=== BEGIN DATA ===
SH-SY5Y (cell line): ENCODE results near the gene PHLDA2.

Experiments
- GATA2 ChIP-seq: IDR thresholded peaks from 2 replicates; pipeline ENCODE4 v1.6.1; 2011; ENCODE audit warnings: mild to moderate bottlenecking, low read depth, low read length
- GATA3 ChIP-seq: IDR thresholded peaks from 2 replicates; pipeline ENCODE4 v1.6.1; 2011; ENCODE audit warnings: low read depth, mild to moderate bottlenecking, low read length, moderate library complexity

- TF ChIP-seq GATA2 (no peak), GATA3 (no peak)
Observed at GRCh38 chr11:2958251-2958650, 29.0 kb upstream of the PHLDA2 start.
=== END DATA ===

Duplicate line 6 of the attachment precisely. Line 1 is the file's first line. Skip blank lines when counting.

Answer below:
Observed at GRCh38 chr11:2958251-2958650, 29.0 kb upstream of the PHLDA2 start.